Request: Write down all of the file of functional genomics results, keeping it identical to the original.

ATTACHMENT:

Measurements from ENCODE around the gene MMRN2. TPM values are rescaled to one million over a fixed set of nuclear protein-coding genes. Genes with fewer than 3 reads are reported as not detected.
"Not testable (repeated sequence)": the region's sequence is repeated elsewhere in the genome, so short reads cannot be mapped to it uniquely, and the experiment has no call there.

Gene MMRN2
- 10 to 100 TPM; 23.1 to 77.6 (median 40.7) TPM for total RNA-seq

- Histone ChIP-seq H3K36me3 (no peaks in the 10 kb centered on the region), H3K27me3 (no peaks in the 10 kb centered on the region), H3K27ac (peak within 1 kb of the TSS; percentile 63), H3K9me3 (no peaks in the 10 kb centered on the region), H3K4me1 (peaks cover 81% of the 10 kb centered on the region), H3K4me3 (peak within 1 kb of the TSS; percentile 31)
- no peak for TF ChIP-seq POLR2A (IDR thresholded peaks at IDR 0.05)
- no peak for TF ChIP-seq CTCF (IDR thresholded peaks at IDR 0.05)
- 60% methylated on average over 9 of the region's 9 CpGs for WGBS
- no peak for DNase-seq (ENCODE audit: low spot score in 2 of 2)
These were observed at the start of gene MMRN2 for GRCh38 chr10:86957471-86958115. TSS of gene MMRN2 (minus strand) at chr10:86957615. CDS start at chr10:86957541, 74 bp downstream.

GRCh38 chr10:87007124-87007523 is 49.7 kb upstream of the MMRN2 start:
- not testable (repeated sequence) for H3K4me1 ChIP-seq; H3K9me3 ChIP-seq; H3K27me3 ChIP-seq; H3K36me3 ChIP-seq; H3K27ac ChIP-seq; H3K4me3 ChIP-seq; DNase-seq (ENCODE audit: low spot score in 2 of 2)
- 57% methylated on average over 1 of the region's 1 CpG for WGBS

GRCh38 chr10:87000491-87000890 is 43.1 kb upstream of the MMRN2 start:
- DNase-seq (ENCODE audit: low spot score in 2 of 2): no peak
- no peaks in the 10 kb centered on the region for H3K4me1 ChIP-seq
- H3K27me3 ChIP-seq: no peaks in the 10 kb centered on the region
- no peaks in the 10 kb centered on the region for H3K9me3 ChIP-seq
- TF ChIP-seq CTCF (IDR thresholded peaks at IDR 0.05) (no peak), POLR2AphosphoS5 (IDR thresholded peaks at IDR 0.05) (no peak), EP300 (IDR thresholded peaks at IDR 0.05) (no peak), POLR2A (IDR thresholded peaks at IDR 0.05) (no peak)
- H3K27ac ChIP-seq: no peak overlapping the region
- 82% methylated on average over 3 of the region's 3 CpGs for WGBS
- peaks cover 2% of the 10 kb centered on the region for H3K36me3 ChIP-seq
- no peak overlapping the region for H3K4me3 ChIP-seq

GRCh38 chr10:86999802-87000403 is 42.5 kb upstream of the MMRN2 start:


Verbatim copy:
Measurements from ENCODE around the gene MMRN2. TPM values are rescaled to one million over a fixed set of nuclear protein-coding genes. Genes with fewer than 3 reads are reported as not detected.
"Not testable (repeated sequence)": the region's sequence is repeated elsewhere in the genome, so short reads cannot be mapped to it uniquely, and the experiment has no call there.

Gene MMRN2
- 10 to 100 TPM; 23.1 to 77.6 (median 40.7) TPM for total RNA-seq

- Histone ChIP-seq H3K36me3 (no peaks in the 10 kb centered on the region), H3K27me3 (no peaks in the 10 kb centered on the region), H3K27ac (peak within 1 kb of the TSS; percentile 63), H3K9me3 (no peaks in the 10 kb centered on the region), H3K4me1 (peaks cover 81% of the 10 kb centered on the region), H3K4me3 (peak within 1 kb of the TSS; percentile 31)
- no peak for TF ChIP-seq POLR2A (IDR thresholded peaks at IDR 0.05)
- no peak for TF ChIP-seq CTCF (IDR thresholded peaks at IDR 0.05)
- 60% methylated on average over 9 of the region's 9 CpGs for WGBS
- no peak for DNase-seq (ENCODE audit: low spot score in 2 of 2)
These were observed at the start of gene MMRN2 for GRCh38 chr10:86957471-86958115. TSS of gene MMRN2 (minus strand) at chr10:86957615. CDS start at chr10:86957541, 74 bp downstream.

GRCh38 chr10:87007124-87007523 is 49.7 kb upstream of the MMRN2 start:
- not testable (repeated sequence) for H3K4me1 ChIP-seq; H3K9me3 ChIP-seq; H3K27me3 ChIP-seq; H3K36me3 ChIP-seq; H3K27ac ChIP-seq; H3K4me3 ChIP-seq; DNase-seq (ENCODE audit: low spot score in 2 of 2)
- 57% methylated on average over 1 of the region's 1 CpG for WGBS

GRCh38 chr10:87000491-87000890 is 43.1 kb upstream of the MMRN2 start:
- DNase-seq (ENCODE audit: low spot score in 2 of 2): no peak
- no peaks in the 10 kb centered on the region for H3K4me1 ChIP-seq
- H3K27me3 ChIP-seq: no peaks in the 10 kb centered on the region
- no peaks in the 10 kb centered on the region for H3K9me3 ChIP-seq
- TF ChIP-seq CTCF (IDR thresholded peaks at IDR 0.05) (no peak), POLR2AphosphoS5 (IDR thresholded peaks at IDR 0.05) (no peak), EP300 (IDR thresholded peaks at IDR 0.05) (no peak), POLR2A (IDR thresholded peaks at IDR 0.05) (no peak)
- H3K27ac ChIP-seq: no peak overlapping the region
- 82% methylated on average over 3 of the region's 3 CpGs for WGBS
- peaks cover 2% of the 10 kb centered on the region for H3K36me3 ChIP-seq
- no peak overlapping the region for H3K4me3 ChIP-seq

GRCh38 chr10:86999802-87000403 is 42.5 kb upstream of the MMRN2 start: